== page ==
Then last week I had strange moment, the kind when your realize your dreams are coming true and can’t believe it. I came up with the idea of Wrapsody Weekly Wrap Challenge. A new carry each for 20 weeks, to help people work on their wrapping skills. I did one through BWI of the Bay Area and it helped me understand the fundamentals of wrapping. Last week Kristi posted my tutorial video for a Front Double Hammock on the Wrapsody Facebook page and I was speechless. I never imagined this is where my life would be 2 years ago. Back in July 2013, I was bawling my eyes out of fear when I found out I was pregnant. I had no idea where my life was going and how I was going to handle a baby. July 2014, I was still a confused new mom trying to figure out her place in life. And now, July 2015, I am confident mom who has plans and goals for the future. I am starting a local babywearing group in my hometown, applying to be a Volunteer Babywearing Educator with BWI of Portland, and even looking into becoming a Certified Babywearing Educator. Babywearing has opened so many doors for our family, and I am truly thankful. Thankful for the bond it created for my family. Thankful for the career options it’s providing. Thankful to Wrapsody for helping my dreams become a reality. And most of all, I am thankful for the confidence babywearing gave to me.

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Love and confidence in motion. How gorgeous is Chosen? Photo Credit: Mike Skelly (my dad!)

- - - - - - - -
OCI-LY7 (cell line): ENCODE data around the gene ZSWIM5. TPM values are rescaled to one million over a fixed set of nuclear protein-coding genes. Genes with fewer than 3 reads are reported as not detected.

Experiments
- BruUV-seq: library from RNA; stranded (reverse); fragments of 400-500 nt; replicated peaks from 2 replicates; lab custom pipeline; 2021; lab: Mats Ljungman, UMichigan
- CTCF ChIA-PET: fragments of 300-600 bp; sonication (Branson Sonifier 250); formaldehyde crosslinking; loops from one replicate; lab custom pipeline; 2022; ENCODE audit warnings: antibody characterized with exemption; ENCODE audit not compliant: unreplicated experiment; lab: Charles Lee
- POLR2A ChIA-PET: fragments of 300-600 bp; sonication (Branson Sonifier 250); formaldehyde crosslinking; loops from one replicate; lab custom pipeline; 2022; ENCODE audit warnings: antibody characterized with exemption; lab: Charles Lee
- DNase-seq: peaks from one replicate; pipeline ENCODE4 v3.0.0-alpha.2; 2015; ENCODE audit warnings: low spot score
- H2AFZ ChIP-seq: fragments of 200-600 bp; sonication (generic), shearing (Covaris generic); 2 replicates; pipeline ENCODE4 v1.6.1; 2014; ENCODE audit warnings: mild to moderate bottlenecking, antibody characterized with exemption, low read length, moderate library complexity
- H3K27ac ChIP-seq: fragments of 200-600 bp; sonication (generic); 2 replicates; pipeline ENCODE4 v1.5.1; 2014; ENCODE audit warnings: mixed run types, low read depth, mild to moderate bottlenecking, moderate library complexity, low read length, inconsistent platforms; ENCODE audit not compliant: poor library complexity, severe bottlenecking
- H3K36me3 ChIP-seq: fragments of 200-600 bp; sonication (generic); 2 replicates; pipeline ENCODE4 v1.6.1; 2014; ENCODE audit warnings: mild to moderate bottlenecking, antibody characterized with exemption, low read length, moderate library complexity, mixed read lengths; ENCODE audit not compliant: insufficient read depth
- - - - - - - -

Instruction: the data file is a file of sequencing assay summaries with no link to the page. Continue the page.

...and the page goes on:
***This is not a sponsored blog post. These are my own, independent thoughts. Wrapsody or any other entity did not pay me to these make any statements.

Carrier Types

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There are countless way to carry your baby. I could dedicate an entire blog just to the subject of babywearing over the ages and in different cultures. But who has time for all that?  Since I get asked about babywearing and carriers a lot, I thought I would make a simple post on the most common types of carriers and provide some resources on them. Not every type of carrier is right for everyone. I LOVE wraps, but maybe you will hate how long they can to learn. So a ring sling may be your jam. Or maybe you want to skip all that fabric because it makes you hot, and go straight for a SSC. So check out the common options and think about what would work for you….

Soft Structured Carriers

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Standard Tula Prisms.